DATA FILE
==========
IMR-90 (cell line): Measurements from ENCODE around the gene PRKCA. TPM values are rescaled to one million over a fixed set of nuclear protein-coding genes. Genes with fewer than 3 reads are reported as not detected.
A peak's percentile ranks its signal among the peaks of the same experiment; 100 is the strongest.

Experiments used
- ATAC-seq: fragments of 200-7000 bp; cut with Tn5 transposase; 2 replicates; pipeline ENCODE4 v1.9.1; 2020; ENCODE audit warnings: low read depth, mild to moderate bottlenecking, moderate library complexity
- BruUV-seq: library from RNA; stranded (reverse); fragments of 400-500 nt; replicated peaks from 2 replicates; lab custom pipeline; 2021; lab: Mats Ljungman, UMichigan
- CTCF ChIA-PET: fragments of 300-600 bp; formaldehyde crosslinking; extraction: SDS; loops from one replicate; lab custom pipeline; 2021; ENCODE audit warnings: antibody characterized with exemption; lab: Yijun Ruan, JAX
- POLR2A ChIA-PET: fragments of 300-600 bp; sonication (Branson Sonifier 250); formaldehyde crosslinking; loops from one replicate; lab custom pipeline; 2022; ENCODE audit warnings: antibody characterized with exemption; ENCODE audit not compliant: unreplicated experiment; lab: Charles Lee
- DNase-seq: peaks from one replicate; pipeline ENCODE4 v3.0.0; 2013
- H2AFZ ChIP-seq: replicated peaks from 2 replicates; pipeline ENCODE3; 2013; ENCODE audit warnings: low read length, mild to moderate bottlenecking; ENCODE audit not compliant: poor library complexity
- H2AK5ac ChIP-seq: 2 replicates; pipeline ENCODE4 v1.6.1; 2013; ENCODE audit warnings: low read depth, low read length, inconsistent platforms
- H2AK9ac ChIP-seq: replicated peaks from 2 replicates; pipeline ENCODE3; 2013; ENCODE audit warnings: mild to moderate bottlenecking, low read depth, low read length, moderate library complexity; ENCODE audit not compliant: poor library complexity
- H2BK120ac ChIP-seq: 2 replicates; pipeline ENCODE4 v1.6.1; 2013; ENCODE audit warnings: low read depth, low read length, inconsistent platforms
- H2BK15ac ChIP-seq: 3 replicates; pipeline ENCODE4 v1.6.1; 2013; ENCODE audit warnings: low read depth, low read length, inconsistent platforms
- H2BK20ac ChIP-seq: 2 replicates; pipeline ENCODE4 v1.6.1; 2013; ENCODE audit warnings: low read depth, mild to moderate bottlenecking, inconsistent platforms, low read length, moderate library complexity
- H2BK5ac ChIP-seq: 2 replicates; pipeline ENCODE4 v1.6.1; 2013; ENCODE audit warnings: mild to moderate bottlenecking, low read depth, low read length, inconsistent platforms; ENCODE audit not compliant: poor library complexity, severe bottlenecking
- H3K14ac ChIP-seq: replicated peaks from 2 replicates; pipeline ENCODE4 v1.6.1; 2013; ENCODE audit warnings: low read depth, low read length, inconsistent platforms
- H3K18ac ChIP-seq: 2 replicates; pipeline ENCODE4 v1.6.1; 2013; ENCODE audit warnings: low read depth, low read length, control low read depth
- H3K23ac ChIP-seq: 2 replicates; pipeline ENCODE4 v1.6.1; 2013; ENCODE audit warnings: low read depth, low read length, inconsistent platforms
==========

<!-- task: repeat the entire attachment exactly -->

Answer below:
IMR-90 (cell line): Measurements from ENCODE around the gene PRKCA. TPM values are rescaled to one million over a fixed set of nuclear protein-coding genes. Genes with fewer than 3 reads are reported as not detected.
A peak's percentile ranks its signal among the peaks of the same experiment; 100 is the strongest.

Experiments used
- ATAC-seq: fragments of 200-7000 bp; cut with Tn5 transposase; 2 replicates; pipeline ENCODE4 v1.9.1; 2020; ENCODE audit warnings: low read depth, mild to moderate bottlenecking, moderate library complexity
- BruUV-seq: library from RNA; stranded (reverse); fragments of 400-500 nt; replicated peaks from 2 replicates; lab custom pipeline; 2021; lab: Mats Ljungman, UMichigan
- CTCF ChIA-PET: fragments of 300-600 bp; formaldehyde crosslinking; extraction: SDS; loops from one replicate; lab custom pipeline; 2021; ENCODE audit warnings: antibody characterized with exemption; lab: Yijun Ruan, JAX
- POLR2A ChIA-PET: fragments of 300-600 bp; sonication (Branson Sonifier 250); formaldehyde crosslinking; loops from one replicate; lab custom pipeline; 2022; ENCODE audit warnings: antibody characterized with exemption; ENCODE audit not compliant: unreplicated experiment; lab: Charles Lee
- DNase-seq: peaks from one replicate; pipeline ENCODE4 v3.0.0; 2013
- H2AFZ ChIP-seq: replicated peaks from 2 replicates; pipeline ENCODE3; 2013; ENCODE audit warnings: low read length, mild to moderate bottlenecking; ENCODE audit not compliant: poor library complexity
- H2AK5ac ChIP-seq: 2 replicates; pipeline ENCODE4 v1.6.1; 2013; ENCODE audit warnings: low read depth, low read length, inconsistent platforms
- H2AK9ac ChIP-seq: replicated peaks from 2 replicates; pipeline ENCODE3; 2013; ENCODE audit warnings: mild to moderate bottlenecking, low read depth, low read length, moderate library complexity; ENCODE audit not compliant: poor library complexity
- H2BK120ac ChIP-seq: 2 replicates; pipeline ENCODE4 v1.6.1; 2013; ENCODE audit warnings: low read depth, low read length, inconsistent platforms
- H2BK15ac ChIP-seq: 3 replicates; pipeline ENCODE4 v1.6.1; 2013; ENCODE audit warnings: low read depth, low read length, inconsistent platforms
- H2BK20ac ChIP-seq: 2 replicates; pipeline ENCODE4 v1.6.1; 2013; ENCODE audit warnings: low read depth, mild to moderate bottlenecking, inconsistent platforms, low read length, moderate library complexity
- H2BK5ac ChIP-seq: 2 replicates; pipeline ENCODE4 v1.6.1; 2013; ENCODE audit warnings: mild to moderate bottlenecking, low read depth, low read length, inconsistent platforms; ENCODE audit not compliant: poor library complexity, severe bottlenecking
- H3K14ac ChIP-seq: replicated peaks from 2 replicates; pipeline ENCODE4 v1.6.1; 2013; ENCODE audit warnings: low read depth, low read length, inconsistent platforms
- H3K18ac ChIP-seq: 2 replicates; pipeline ENCODE4 v1.6.1; 2013; ENCODE audit warnings: low read depth, low read length, control low read depth
- H3K23ac ChIP-seq: 2 replicates; pipeline ENCODE4 v1.6.1; 2013; ENCODE audit warnings: low read depth, low read length, inconsistent platforms